How Jewish Artists Helped Reinvent Chicago

After The Great Fire, a People and City Remade Themselves

In Sickness and in Health: Leon Garland’s 1932 painting ‘Wedding in the Cemetery’ is based on an old legend that if orphans marry in a cemetery during a cholera epidemic, their dead parents will intercede to stop the scourge.
Courtesy Spertus Museum
In Sickness and in Health: Leon Garland’s 1932 painting ‘Wedding in the Cemetery’ is based on an old legend that if orphans marry in a cemetery during a cholera epidemic, their dead parents will intercede to stop the scourge.

By Laura Hodes

Published November 23, 2012, issue of November 30, 2012.
  • Print
  • Share Share
  • Single Page

(page 3 of 4)

Many of the artists exhibited here clung strongly to their Jewish identity and created art from within vibrant Jewish artst communities. According to curator Ilana Segal’s note, at this time Chicago had its own Yiddish literary group; one oil painting by Geller shows a portrait of the soulful-eyed Yiddish poet Ben Shalom. Artists spoke Yiddish at cafes, and Geller hosted Friday night get-togethers in his studio. All of the artists were members of the Jewish arts club “Around the Palette,” which was founded by Geller.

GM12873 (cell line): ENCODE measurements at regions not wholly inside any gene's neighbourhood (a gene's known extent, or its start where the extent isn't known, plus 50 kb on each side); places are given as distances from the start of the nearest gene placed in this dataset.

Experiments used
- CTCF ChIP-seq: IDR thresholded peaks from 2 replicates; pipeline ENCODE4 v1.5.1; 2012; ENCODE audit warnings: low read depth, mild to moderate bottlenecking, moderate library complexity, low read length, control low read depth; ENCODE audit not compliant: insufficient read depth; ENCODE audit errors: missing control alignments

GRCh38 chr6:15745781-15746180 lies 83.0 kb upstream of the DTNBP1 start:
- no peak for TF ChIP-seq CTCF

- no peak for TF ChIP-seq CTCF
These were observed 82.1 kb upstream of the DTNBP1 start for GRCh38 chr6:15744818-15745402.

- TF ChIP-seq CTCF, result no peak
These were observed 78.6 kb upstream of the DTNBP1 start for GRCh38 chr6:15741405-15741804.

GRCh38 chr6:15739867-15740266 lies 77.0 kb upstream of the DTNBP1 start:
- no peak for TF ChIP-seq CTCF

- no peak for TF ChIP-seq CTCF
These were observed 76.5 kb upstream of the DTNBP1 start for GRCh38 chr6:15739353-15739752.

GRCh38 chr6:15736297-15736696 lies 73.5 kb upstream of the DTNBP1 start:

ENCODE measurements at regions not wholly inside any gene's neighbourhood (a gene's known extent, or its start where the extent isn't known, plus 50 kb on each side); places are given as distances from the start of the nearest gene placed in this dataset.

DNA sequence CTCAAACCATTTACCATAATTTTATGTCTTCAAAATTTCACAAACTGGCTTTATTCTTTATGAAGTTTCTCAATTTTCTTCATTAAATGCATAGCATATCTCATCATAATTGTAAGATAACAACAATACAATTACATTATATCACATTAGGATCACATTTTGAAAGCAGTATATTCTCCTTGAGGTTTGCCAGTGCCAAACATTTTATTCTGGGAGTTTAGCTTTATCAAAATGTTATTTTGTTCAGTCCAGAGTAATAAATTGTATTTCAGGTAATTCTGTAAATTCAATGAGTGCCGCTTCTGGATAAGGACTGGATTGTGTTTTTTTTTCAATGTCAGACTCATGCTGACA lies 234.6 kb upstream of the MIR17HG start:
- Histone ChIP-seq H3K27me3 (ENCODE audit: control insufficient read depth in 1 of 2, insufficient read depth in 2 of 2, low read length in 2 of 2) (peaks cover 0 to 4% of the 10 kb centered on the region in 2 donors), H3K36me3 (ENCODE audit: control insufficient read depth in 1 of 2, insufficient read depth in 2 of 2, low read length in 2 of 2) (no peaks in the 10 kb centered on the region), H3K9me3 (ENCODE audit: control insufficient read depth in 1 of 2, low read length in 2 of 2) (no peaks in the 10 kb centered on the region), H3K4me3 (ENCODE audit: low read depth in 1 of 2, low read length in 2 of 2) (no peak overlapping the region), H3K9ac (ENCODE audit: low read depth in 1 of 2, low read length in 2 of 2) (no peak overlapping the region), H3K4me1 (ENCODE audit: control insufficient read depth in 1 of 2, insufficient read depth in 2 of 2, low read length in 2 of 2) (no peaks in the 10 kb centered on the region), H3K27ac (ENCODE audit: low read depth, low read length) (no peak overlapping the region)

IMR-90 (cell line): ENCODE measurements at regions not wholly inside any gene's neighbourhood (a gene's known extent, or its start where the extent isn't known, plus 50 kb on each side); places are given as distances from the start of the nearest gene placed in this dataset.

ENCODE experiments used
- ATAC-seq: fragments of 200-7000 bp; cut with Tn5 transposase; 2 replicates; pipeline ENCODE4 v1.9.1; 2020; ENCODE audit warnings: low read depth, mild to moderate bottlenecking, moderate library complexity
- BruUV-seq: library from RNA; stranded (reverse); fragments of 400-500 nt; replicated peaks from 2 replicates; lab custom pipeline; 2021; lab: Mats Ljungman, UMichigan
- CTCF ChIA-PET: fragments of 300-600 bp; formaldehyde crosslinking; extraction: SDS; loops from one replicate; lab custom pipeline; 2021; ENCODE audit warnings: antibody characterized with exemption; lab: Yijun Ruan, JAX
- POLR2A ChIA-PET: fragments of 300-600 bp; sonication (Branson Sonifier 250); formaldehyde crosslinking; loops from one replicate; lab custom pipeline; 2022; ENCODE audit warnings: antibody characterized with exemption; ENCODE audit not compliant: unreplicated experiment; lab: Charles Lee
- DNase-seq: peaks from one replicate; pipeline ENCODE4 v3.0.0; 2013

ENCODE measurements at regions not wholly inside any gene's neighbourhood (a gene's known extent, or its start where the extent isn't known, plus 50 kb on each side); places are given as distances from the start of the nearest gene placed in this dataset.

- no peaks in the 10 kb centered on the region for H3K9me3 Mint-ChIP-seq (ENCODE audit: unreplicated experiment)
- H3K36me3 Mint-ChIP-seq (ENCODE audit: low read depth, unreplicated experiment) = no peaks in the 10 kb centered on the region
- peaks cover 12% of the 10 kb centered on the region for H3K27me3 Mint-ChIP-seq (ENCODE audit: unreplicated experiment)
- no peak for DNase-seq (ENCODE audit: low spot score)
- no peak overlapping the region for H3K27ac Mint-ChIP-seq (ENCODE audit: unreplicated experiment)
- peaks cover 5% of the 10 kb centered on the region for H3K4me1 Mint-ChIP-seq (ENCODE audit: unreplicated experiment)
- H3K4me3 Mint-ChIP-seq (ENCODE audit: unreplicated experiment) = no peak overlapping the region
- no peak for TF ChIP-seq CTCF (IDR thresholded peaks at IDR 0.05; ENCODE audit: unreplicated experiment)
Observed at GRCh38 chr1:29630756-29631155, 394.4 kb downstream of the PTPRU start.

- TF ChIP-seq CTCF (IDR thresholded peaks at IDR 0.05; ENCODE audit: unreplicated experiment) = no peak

Until recently there has been near-silence about Jewish identity in art history. Art critic Margaret Olin has attributed this reluctance to mention the Jewishness of artists in art criticism as an assimilationist tactic, a reaction to the anti-Semitism intrinsic to modern art theory. As she writes, “assimilated Jews express themselves in the visual arts as individuals, not ‘as Jews.’” Part of what is so fascinating about this exhibit is that it captures a brief time when these Chicago artists were newly confronting their adopted homeland, still clinging to their Jewish identity and not yet concerned with assimilating. Their poor immigrant status meant they were still outsiders; they identified with the avant-garde, and with the worker and labor movements.